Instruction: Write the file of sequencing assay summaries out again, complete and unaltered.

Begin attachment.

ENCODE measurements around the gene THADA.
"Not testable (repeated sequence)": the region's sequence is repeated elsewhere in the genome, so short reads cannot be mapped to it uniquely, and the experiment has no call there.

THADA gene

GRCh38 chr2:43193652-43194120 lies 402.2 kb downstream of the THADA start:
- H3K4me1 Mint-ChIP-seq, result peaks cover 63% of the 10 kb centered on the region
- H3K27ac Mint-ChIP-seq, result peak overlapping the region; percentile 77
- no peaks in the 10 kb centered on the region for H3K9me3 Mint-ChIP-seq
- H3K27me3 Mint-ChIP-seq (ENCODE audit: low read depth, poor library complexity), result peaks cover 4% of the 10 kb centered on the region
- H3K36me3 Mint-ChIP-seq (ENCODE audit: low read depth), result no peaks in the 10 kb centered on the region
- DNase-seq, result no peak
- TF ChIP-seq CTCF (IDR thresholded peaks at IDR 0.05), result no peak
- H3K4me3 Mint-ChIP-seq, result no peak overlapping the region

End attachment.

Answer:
ENCODE measurements around the gene THADA.
"Not testable (repeated sequence)": the region's sequence is repeated elsewhere in the genome, so short reads cannot be mapped to it uniquely, and the experiment has no call there.

THADA gene

GRCh38 chr2:43193652-43194120 lies 402.2 kb downstream of the THADA start:
- H3K4me1 Mint-ChIP-seq, result peaks cover 63% of the 10 kb centered on the region
- H3K27ac Mint-ChIP-seq, result peak overlapping the region; percentile 77
- no peaks in the 10 kb centered on the region for H3K9me3 Mint-ChIP-seq
- H3K27me3 Mint-ChIP-seq (ENCODE audit: low read depth, poor library complexity), result peaks cover 4% of the 10 kb centered on the region
- H3K36me3 Mint-ChIP-seq (ENCODE audit: low read depth), result no peaks in the 10 kb centered on the region
- DNase-seq, result no peak
- TF ChIP-seq CTCF (IDR thresholded peaks at IDR 0.05), result no peak
- H3K4me3 Mint-ChIP-seq, result no peak overlapping the region